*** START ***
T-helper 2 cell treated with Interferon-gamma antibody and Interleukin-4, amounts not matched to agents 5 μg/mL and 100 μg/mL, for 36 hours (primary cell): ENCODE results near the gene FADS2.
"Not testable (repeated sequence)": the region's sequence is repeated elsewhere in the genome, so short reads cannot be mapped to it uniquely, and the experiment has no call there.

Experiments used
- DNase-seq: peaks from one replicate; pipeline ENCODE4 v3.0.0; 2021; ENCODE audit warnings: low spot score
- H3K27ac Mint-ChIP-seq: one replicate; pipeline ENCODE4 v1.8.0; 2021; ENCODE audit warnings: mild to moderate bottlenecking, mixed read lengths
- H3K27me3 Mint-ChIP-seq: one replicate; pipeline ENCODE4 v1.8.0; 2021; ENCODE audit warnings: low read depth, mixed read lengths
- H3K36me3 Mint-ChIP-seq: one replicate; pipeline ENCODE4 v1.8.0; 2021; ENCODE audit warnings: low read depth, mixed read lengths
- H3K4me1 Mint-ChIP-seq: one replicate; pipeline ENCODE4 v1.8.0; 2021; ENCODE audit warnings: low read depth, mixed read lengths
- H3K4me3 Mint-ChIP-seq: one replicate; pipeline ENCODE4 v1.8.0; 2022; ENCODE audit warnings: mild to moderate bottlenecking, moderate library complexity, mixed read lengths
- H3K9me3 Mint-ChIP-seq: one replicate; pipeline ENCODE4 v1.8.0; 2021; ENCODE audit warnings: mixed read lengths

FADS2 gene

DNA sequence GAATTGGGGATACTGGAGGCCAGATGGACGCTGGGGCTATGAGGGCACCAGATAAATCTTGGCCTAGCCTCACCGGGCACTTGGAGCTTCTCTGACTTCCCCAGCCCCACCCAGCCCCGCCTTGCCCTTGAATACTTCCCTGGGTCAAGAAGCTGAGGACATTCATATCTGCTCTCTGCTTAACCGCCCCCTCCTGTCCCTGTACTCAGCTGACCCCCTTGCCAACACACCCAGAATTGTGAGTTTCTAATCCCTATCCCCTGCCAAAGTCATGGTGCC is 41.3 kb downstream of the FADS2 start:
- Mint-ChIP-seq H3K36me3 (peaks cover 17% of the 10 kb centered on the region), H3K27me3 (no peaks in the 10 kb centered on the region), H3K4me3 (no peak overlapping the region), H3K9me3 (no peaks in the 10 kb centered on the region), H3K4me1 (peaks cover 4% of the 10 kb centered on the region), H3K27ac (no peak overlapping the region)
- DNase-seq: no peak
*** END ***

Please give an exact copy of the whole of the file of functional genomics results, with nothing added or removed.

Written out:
T-helper 2 cell treated with Interferon-gamma antibody and Interleukin-4, amounts not matched to agents 5 μg/mL and 100 μg/mL, for 36 hours (primary cell): ENCODE results near the gene FADS2.
"Not testable (repeated sequence)": the region's sequence is repeated elsewhere in the genome, so short reads cannot be mapped to it uniquely, and the experiment has no call there.

Experiments used
- DNase-seq: peaks from one replicate; pipeline ENCODE4 v3.0.0; 2021; ENCODE audit warnings: low spot score
- H3K27ac Mint-ChIP-seq: one replicate; pipeline ENCODE4 v1.8.0; 2021; ENCODE audit warnings: mild to moderate bottlenecking, mixed read lengths
- H3K27me3 Mint-ChIP-seq: one replicate; pipeline ENCODE4 v1.8.0; 2021; ENCODE audit warnings: low read depth, mixed read lengths
- H3K36me3 Mint-ChIP-seq: one replicate; pipeline ENCODE4 v1.8.0; 2021; ENCODE audit warnings: low read depth, mixed read lengths
- H3K4me1 Mint-ChIP-seq: one replicate; pipeline ENCODE4 v1.8.0; 2021; ENCODE audit warnings: low read depth, mixed read lengths
- H3K4me3 Mint-ChIP-seq: one replicate; pipeline ENCODE4 v1.8.0; 2022; ENCODE audit warnings: mild to moderate bottlenecking, moderate library complexity, mixed read lengths
- H3K9me3 Mint-ChIP-seq: one replicate; pipeline ENCODE4 v1.8.0; 2021; ENCODE audit warnings: mixed read lengths

FADS2 gene

DNA sequence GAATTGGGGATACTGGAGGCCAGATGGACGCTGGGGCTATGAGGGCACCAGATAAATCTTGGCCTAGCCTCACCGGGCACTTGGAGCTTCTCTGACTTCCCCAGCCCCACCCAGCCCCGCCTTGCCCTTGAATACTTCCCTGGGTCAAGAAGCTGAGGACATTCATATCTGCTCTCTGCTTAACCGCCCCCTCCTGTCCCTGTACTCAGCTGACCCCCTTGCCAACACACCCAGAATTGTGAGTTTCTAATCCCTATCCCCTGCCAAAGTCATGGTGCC is 41.3 kb downstream of the FADS2 start:
- Mint-ChIP-seq H3K36me3 (peaks cover 17% of the 10 kb centered on the region), H3K27me3 (no peaks in the 10 kb centered on the region), H3K4me3 (no peak overlapping the region), H3K9me3 (no peaks in the 10 kb centered on the region), H3K4me1 (peaks cover 4% of the 10 kb centered on the region), H3K27ac (no peak overlapping the region)
- DNase-seq: no peak